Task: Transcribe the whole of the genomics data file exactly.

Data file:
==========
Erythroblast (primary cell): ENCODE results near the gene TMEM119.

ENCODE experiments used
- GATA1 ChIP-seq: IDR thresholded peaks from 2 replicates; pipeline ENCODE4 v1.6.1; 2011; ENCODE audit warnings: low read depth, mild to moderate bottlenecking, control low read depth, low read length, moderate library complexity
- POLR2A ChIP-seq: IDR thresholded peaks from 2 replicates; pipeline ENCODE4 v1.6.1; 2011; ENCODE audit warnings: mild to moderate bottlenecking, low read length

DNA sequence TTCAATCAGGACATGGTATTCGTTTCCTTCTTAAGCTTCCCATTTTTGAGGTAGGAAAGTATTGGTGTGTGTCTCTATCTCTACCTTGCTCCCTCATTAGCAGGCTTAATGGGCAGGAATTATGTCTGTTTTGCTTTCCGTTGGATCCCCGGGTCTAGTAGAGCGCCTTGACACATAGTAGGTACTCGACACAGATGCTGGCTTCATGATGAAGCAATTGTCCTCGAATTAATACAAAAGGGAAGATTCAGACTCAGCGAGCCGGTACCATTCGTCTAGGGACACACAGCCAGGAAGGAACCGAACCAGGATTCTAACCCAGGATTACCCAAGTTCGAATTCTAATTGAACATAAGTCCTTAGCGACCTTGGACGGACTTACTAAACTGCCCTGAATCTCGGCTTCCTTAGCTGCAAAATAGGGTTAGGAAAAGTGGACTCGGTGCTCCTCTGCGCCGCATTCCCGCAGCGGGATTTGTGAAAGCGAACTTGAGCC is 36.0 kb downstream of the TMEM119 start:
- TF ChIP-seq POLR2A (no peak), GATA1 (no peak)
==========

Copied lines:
Erythroblast (primary cell): ENCODE results near the gene TMEM119.

ENCODE experiments used
- GATA1 ChIP-seq: IDR thresholded peaks from 2 replicates; pipeline ENCODE4 v1.6.1; 2011; ENCODE audit warnings: low read depth, mild to moderate bottlenecking, control low read depth, low read length, moderate library complexity
- POLR2A ChIP-seq: IDR thresholded peaks from 2 replicates; pipeline ENCODE4 v1.6.1; 2011; ENCODE audit warnings: mild to moderate bottlenecking, low read length

DNA sequence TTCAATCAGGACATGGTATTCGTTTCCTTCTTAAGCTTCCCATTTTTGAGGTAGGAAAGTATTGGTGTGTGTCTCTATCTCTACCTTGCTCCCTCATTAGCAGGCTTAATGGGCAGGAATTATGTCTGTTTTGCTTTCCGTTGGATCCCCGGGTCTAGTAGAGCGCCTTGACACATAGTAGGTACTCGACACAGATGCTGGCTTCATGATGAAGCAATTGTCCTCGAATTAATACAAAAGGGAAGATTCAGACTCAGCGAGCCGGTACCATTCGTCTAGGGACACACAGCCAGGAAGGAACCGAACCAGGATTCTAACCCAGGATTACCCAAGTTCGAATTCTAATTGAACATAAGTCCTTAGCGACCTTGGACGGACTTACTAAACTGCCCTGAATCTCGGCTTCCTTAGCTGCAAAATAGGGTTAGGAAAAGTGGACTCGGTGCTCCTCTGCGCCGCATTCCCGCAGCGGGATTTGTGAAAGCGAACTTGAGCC is 36.0 kb downstream of the TMEM119 start:
- TF ChIP-seq POLR2A (no peak), GATA1 (no peak)